One of the unique aspects of the SDMH framework is that it couples the issue of mental health equity, which promotes mental health across all peoples regardless of their background, with a human rights perspective. The United Nations places a high emphasis on the rights of refugees and on every nation's obligations to protect their human rights (Office of the High Commissioner for Human Rights, n.d.). Therefore, access to adequate resources for maintaining optimal mental health, a right that has a firm basis in legal and moral principles for all humans (Solar & Irwin, 2007), should be accepted as an inalienable right for Southeast Asian refugees. Consequently, any impediment that imposes significant compromises and barriers on the ability to provide basic rights must be identified, examined, and eventually eliminated for the overall well-being of Southeast Asian refugees.

As initially proposed by the Commission on Social Determinants of Health (2008), established under the World Health Organization, attending to structural and social factors must be the priority for undoing social injustices that determine and contribute to health disparities. Physical and mental health are intricately and critically related (Prince et al., 2007); therefore, applying the social determinants of health framework to describe and examine factors relevant to mental health seems appropriate (Galea & Steenland, 2011; Kim, Chen, & Spencer, 2012).

Structural Determinants of Mental Health

Structural determinants of mental health (i.e., income, education, occupation, social class, gender, race/ethnicity, and nativity status) essentially govern the socioeconomic positions of individuals through a social stratification process. Social stratification emerges as a consequence of social and economic policies in a society that are persistently biased toward the majority group, which holds power. As a result, social stratification puts those with less power and resources at risk for differential exposure, vulnerability, and consequences of health and mental health problems (Solar & Irwin, 2007). In general, lower socioeconomic status, measured in income or education, predicts worse physical and mental health outcomes (Pappas, Queen, Hadden, & Fisher, 1993). Systematic biases in historical and current social and economic policies, such as racial and gender discrimination that grants unearned privileges and advantages to majority group members, are examples of social stratification (Kim et al., 2012).

Historically, Asian Americans, including Southeast Asian refugees, have been perceived and treated as perpetual foreigners, which suggests that Asian Americans in general will always be seen as incapable of being assimilated and as other (Huynh, Devos, & Smalarz, 2011; Lee, Wong, & Alvarez, 2009). Thus, Southeast Asian refugees constantly face language, ethnic, and cultural discrimination (Ng, Lee, & Pak, 2007; Noh, Beiser, Kaspar, Hou, & Rummens, 1999). For Southeast Asian refugees to be broadly placed in a perpetually foreign group may have reverberating consequences that manifest negatively in various dimensions of the social/intermediary determinants of mental health.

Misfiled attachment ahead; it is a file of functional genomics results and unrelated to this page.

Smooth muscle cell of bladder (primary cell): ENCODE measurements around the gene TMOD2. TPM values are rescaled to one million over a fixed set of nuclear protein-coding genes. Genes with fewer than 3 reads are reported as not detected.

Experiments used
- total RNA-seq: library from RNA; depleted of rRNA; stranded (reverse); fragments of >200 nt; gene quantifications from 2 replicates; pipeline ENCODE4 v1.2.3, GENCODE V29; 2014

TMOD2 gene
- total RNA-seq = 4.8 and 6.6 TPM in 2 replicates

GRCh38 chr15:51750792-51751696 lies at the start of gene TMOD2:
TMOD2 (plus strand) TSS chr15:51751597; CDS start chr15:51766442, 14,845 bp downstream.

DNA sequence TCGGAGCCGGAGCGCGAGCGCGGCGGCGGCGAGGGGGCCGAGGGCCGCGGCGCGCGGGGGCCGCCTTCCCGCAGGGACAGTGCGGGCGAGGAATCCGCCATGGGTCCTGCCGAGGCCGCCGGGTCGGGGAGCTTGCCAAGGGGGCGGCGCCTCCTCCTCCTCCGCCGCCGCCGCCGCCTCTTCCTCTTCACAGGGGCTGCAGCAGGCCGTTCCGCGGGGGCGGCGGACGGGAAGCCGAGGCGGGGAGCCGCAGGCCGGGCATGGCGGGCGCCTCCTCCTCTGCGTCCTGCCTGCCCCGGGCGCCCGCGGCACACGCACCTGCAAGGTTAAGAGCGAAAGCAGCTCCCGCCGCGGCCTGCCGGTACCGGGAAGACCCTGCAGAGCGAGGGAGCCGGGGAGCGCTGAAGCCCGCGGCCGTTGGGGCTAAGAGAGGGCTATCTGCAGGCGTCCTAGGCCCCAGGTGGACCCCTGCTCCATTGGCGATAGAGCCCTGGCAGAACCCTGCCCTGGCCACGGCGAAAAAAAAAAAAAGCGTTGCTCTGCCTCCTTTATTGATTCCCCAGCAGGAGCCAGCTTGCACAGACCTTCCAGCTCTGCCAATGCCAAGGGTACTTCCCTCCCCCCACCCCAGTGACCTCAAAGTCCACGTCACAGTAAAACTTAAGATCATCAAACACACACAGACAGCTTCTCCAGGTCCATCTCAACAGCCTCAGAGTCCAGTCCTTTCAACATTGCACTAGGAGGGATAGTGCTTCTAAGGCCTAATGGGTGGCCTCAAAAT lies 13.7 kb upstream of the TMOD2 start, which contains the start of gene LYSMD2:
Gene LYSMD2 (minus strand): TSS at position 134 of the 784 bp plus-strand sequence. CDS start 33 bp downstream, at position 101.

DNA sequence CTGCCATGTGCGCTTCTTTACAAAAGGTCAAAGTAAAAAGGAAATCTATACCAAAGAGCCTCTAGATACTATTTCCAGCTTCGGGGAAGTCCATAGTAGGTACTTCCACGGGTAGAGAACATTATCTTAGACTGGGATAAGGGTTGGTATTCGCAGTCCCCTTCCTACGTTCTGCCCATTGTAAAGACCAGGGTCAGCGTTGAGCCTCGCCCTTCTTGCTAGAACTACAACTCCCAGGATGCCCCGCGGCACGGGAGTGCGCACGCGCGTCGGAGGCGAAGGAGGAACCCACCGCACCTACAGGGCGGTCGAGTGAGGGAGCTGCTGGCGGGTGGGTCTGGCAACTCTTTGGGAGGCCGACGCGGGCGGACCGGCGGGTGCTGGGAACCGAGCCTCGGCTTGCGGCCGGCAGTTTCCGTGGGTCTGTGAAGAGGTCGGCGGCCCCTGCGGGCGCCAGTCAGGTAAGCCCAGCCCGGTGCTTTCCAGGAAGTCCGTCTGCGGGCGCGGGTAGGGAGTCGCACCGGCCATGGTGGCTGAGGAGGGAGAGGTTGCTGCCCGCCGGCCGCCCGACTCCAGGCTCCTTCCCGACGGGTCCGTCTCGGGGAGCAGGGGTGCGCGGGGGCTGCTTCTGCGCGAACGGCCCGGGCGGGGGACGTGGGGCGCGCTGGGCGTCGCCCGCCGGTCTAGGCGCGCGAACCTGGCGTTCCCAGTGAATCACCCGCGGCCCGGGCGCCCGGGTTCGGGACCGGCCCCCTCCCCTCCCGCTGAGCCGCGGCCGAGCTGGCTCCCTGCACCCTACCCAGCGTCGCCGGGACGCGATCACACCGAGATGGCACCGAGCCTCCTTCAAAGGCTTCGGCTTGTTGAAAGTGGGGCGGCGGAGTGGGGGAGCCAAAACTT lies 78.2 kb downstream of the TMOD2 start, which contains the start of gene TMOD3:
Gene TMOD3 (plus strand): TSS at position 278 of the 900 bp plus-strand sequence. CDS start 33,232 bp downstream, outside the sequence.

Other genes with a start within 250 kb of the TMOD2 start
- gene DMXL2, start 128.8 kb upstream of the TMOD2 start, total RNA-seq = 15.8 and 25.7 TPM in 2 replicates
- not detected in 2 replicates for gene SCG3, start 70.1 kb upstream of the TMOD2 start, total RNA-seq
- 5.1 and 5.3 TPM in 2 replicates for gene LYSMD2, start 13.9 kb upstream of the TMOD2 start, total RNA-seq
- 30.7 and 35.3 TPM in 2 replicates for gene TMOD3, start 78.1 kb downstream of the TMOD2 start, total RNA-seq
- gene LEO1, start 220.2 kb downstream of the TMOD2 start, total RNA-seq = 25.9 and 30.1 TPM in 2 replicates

However, this perpetual foreigner stereotype may not affect the mental health of all Southeast Asian refugees equally. Given the importance of nativity status in association with behavioral health outcomes (John, de Castro, Martin, Duran, & Takeuchi, 2012; Takeuchi et al., 2007), it is possible that the perpetual foreigner stereotype may differentially affect Southeast Asian refugees based on their nativity. For example, foreign-born Southeast Asian refugees may acknowledge that they are indeed foreigners because they were not born in the United States, and this would not necessarily imply psychological distress. In comparison, U.S.-born Southeast Asian Americans may recognize the disparity between their understanding of themselves as Americans and others' tendency to perceive them as foreigners. Indeed, a number of studies examining the impact of nativity on substance use and misuse highlight the finding that Southeast Asian adolescents born in the United States are more susceptible to problem drinking and drug misuse (Lee, Battle, Antin, & Lipton, 2008; Wong et al., 2007).

Social/Intermediary Determinants of Mental Health

Recognizing the impact of structural determinants is difficult due to their abstract, hidden nature. However, the consequences of these structural forces can be examined through social/intermediary determinants. By definition, social/ intermediary determinants are processes through which structural determinants operate (Commission on Social Determinants of Health, 2008; Solar & Irwin, 2007). These processes highlight potential differences in exposure and vulnerability to conditions that lead to mental health disparities (Campbell, 2012; Chapman, 2010). Material circumstances (e.g., housing and neighborhood environment), psychosocial stressors (e.g., negative life events, degrees of social support, and coping styles), behavioral and biological factors (e.g., exercise, diet, drinking, and smoking), and health system issues (e.g., access to health care) are examples of intermediary determinants (Kim et al., 2012; Solar & Irwin, 2007).

Material Circumstances